A Short History of CSS

I want to give you a brief recap of the history of CSS. CSS was grown out of the necessity of styling web pages. Before CSS was introduced, people wanted a way to style their web pages, which looked all very similar and “academic” back in the day.

You couldn’t do much in terms of personalization. HTML 3.2 introduced the option of defining colors inline as HTML element attributes, and presentational tags like center and font, but that escalated quickly into a far from ideal situation. CSS lets us move everything presentation-related from the HTML to the CSS, so that HTML could get back being the format that defines the structure of the document, rather than how things should look in the browser.

CSS is continuously evolving, and CSS you used 5 years ago might just be outdated, as new idiomatic CSS techniques emerged and browsers changed. It’s hard to imagine the times when CSS was born and how different the web was. At the time, we had several competing browsers, the main ones being Internet Explorer or Netscape Navigator. Pages were styled by using HTML, with special presentational tags like bold and special attributes, most of which are now deprecated.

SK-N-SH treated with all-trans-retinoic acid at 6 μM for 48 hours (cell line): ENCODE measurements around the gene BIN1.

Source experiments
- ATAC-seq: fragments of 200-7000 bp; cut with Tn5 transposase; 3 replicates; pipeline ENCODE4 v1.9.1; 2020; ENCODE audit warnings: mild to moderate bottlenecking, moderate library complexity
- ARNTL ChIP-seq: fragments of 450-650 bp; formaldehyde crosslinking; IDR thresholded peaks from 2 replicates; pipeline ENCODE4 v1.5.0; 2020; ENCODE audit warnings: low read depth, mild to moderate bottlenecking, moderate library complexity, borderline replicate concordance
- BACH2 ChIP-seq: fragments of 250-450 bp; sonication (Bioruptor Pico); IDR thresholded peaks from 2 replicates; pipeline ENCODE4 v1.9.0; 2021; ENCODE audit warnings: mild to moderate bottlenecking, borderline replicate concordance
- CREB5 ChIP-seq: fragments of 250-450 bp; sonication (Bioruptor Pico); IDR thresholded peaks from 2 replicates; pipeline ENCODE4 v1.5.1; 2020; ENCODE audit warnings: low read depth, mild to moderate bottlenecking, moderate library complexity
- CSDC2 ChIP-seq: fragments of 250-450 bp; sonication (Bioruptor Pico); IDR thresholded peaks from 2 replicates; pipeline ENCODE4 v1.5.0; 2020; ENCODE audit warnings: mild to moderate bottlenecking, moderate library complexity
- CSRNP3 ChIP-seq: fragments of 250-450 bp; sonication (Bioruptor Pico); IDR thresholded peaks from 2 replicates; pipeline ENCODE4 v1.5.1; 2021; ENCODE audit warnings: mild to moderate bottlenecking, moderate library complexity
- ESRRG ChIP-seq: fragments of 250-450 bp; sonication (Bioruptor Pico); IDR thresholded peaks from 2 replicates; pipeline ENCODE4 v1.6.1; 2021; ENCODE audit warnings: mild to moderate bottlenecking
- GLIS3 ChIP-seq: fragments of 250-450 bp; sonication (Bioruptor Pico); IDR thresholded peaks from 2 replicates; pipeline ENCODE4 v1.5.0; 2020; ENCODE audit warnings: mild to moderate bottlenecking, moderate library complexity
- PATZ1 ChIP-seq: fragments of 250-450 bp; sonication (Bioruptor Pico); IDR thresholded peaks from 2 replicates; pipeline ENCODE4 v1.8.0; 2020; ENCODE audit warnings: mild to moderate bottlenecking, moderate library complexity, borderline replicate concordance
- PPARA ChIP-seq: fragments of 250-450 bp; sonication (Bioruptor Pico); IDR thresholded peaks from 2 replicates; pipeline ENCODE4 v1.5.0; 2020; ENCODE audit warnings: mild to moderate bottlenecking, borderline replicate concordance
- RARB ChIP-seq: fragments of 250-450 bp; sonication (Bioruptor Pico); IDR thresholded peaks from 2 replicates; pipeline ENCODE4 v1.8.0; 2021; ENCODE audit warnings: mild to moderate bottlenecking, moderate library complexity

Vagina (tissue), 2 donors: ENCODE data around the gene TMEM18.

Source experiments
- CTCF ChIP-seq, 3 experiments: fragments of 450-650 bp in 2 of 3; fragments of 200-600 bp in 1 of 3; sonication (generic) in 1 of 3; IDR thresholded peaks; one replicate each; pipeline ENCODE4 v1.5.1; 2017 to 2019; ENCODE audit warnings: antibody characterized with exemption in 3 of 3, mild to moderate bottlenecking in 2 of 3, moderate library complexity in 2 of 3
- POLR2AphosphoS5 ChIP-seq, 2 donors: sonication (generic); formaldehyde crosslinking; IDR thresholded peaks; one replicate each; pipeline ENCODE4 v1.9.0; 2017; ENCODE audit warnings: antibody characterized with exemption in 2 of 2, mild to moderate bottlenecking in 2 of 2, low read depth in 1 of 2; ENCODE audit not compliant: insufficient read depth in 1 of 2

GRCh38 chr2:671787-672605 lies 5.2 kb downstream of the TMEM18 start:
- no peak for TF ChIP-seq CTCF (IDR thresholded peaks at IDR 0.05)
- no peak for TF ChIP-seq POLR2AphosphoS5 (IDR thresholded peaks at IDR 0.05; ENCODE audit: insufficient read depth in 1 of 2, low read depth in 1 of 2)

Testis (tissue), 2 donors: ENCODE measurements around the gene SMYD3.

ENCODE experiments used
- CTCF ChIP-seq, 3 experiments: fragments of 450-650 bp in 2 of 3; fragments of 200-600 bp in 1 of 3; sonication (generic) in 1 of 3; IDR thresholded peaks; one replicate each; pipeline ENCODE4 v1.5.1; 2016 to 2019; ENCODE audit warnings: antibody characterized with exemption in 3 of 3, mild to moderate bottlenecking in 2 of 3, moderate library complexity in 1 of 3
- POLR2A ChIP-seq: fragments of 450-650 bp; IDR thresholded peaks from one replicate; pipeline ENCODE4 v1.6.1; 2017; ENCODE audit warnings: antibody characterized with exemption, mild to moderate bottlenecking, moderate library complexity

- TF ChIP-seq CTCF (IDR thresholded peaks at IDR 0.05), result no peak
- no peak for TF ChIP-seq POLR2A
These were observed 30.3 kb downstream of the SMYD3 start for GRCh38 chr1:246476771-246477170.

This meant you had a limited amount of customization opportunities. The bulk of the styling decisions were left to the browser. Also, you built a site specifically for one of them, because each one introduced different non-standard tags to give more power and opportunities.

Soon people realized the need for a way to style pages, in a way that would work across all browsers. After the initial idea proposed in 1994, CSS got its first release in 1996, when the CSS Level 1 (“CSS 1”) recommendation was published. CSS Level 2 (“CSS 2”) got published in 1998. Since then, work began on CSS Level 3. The CSS Working Group decided to split every feature and work on it separately, in modules.




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